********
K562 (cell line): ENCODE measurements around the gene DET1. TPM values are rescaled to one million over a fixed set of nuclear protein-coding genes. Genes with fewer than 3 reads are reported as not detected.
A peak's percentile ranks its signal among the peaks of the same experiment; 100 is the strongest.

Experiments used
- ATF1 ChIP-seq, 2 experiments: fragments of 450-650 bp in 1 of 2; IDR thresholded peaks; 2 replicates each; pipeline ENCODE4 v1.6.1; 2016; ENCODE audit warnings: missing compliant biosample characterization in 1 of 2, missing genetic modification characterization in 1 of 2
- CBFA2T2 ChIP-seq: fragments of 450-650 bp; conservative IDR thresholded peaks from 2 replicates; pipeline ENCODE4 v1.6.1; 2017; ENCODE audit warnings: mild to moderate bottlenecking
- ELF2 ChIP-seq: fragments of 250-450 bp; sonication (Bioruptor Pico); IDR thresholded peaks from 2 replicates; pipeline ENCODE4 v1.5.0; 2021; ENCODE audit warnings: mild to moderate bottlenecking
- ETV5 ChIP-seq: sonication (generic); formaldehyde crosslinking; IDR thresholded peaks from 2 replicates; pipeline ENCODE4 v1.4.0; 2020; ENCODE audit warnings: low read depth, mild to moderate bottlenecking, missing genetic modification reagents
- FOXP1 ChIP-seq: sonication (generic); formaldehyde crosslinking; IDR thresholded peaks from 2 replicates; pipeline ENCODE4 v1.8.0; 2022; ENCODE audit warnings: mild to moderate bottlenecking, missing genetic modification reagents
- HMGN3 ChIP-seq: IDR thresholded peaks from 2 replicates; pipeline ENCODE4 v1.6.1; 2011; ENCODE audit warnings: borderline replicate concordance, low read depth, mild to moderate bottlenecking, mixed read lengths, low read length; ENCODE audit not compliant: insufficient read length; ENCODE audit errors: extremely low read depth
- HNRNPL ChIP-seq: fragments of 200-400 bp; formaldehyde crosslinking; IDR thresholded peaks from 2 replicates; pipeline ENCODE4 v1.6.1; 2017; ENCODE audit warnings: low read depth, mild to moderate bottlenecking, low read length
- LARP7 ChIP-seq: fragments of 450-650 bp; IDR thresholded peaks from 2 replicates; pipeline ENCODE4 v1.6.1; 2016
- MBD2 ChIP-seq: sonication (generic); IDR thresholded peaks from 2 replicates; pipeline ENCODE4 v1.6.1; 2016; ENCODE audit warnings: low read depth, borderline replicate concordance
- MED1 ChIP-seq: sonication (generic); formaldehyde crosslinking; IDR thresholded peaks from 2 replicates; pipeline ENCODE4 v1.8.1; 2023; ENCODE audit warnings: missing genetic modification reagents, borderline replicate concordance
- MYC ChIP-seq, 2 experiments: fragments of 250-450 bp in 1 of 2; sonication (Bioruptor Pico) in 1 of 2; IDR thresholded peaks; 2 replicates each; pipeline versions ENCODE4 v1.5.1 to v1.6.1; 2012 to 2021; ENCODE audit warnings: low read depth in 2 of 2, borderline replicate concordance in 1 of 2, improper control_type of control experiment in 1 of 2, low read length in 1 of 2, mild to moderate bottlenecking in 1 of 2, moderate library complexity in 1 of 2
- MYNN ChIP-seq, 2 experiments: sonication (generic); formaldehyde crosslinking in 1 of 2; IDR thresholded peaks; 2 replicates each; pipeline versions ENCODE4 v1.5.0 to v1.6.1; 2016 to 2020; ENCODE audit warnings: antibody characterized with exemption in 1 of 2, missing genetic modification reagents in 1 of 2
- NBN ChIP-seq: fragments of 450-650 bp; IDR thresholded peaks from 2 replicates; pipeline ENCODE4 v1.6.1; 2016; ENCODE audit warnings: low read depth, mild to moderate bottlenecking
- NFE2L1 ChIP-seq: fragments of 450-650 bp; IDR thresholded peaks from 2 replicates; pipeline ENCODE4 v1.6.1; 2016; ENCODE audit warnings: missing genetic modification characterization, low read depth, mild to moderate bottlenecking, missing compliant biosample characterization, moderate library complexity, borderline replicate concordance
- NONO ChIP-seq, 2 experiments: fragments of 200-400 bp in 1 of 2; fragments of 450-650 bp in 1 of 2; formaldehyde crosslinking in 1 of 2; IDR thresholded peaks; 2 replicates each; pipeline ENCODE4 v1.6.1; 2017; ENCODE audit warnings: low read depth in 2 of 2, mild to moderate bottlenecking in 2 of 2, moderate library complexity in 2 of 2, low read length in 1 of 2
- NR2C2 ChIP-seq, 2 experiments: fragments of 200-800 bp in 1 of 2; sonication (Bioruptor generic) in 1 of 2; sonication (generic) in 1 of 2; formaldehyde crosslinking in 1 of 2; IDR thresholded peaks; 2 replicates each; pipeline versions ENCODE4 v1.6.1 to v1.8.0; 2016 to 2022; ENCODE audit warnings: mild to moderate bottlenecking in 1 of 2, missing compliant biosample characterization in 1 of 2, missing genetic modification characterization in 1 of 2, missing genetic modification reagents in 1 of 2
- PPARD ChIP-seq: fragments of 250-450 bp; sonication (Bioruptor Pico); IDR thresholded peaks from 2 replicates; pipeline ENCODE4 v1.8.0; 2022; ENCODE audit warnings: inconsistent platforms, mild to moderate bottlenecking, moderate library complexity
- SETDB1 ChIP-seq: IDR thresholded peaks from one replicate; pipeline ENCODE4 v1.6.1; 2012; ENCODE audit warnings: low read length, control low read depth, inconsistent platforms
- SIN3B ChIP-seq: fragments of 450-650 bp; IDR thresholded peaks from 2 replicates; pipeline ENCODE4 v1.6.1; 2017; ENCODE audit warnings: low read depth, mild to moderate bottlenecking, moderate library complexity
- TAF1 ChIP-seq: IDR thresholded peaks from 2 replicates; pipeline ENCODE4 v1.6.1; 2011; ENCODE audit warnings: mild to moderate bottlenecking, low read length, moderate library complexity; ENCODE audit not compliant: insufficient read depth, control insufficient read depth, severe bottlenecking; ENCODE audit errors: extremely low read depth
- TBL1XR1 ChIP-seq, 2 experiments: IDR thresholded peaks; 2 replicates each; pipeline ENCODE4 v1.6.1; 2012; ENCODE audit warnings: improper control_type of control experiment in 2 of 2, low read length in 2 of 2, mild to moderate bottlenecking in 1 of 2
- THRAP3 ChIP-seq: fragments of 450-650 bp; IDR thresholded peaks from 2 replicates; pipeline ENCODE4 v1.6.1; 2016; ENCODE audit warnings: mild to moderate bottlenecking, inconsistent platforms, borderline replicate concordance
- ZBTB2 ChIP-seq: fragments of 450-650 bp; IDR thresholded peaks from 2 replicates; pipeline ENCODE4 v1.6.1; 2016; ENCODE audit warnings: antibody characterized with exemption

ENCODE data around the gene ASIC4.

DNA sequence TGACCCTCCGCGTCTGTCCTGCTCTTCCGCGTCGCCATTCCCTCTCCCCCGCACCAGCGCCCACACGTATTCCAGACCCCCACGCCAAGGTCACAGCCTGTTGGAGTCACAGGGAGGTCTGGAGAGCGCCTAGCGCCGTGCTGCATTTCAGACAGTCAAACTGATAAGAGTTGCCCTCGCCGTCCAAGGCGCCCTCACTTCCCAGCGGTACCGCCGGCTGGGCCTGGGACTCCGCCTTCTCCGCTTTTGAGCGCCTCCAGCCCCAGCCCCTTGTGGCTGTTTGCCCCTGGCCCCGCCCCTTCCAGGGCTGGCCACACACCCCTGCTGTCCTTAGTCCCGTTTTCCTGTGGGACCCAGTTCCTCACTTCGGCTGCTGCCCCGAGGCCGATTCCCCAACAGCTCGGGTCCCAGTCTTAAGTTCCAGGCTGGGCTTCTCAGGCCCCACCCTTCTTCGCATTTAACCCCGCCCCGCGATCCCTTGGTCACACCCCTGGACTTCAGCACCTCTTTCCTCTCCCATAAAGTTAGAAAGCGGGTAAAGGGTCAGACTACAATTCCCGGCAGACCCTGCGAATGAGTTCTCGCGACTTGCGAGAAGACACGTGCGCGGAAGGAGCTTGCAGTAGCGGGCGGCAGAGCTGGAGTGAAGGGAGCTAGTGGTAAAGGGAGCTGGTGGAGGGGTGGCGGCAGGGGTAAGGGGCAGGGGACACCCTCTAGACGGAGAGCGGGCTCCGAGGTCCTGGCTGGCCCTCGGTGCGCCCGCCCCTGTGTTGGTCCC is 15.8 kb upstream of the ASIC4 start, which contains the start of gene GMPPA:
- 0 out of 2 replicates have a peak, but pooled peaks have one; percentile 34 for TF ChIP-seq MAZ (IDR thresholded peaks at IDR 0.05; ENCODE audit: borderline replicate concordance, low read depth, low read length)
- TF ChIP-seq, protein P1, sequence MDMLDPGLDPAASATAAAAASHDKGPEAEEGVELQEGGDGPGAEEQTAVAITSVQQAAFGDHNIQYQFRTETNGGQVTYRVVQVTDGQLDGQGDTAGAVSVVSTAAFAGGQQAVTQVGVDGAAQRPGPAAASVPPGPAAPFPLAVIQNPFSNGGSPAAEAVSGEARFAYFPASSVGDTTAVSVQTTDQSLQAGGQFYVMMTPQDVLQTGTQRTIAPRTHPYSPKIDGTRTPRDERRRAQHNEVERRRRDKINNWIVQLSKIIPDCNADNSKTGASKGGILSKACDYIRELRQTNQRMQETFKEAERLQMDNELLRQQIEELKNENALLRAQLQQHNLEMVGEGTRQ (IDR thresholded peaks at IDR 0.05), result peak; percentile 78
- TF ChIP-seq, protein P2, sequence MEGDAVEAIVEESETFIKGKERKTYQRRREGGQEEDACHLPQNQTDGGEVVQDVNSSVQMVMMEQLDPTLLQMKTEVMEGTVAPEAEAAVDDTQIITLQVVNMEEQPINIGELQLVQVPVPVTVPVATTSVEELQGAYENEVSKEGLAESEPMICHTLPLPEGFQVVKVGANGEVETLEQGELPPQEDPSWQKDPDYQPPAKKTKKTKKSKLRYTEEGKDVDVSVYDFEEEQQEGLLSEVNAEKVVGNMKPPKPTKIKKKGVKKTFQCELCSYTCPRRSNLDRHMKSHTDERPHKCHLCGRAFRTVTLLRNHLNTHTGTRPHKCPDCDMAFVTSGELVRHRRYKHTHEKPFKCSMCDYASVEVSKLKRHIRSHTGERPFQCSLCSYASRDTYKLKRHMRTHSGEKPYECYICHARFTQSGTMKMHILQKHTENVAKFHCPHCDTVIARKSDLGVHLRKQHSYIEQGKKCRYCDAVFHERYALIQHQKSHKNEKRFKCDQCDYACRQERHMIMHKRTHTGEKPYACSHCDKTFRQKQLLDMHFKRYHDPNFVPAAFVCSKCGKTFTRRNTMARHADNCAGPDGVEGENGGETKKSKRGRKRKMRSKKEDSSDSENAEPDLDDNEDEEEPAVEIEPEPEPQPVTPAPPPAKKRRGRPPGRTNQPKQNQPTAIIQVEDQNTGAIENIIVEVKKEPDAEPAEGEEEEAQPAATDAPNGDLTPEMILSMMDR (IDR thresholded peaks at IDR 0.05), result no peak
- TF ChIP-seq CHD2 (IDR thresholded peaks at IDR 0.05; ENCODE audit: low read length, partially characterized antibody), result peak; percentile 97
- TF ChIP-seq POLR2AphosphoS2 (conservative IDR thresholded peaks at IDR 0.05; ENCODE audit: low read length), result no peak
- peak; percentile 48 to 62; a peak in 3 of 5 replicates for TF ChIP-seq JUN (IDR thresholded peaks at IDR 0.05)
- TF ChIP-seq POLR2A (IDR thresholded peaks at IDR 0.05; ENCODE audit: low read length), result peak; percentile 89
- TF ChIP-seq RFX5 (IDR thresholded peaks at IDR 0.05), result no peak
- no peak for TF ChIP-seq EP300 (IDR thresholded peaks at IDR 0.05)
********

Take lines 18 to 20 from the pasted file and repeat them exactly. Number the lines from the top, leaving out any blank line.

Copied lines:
- NONO ChIP-seq, 2 experiments: fragments of 200-400 bp in 1 of 2; fragments of 450-650 bp in 1 of 2; formaldehyde crosslinking in 1 of 2; IDR thresholded peaks; 2 replicates each; pipeline ENCODE4 v1.6.1; 2017; ENCODE audit warnings: low read depth in 2 of 2, mild to moderate bottlenecking in 2 of 2, moderate library complexity in 2 of 2, low read length in 1 of 2
- NR2C2 ChIP-seq, 2 experiments: fragments of 200-800 bp in 1 of 2; sonication (Bioruptor generic) in 1 of 2; sonication (generic) in 1 of 2; formaldehyde crosslinking in 1 of 2; IDR thresholded peaks; 2 replicates each; pipeline versions ENCODE4 v1.6.1 to v1.8.0; 2016 to 2022; ENCODE audit warnings: mild to moderate bottlenecking in 1 of 2, missing compliant biosample characterization in 1 of 2, missing genetic modification characterization in 1 of 2, missing genetic modification reagents in 1 of 2
- PPARD ChIP-seq: fragments of 250-450 bp; sonication (Bioruptor Pico); IDR thresholded peaks from 2 replicates; pipeline ENCODE4 v1.8.0; 2022; ENCODE audit warnings: inconsistent platforms, mild to moderate bottlenecking, moderate library complexity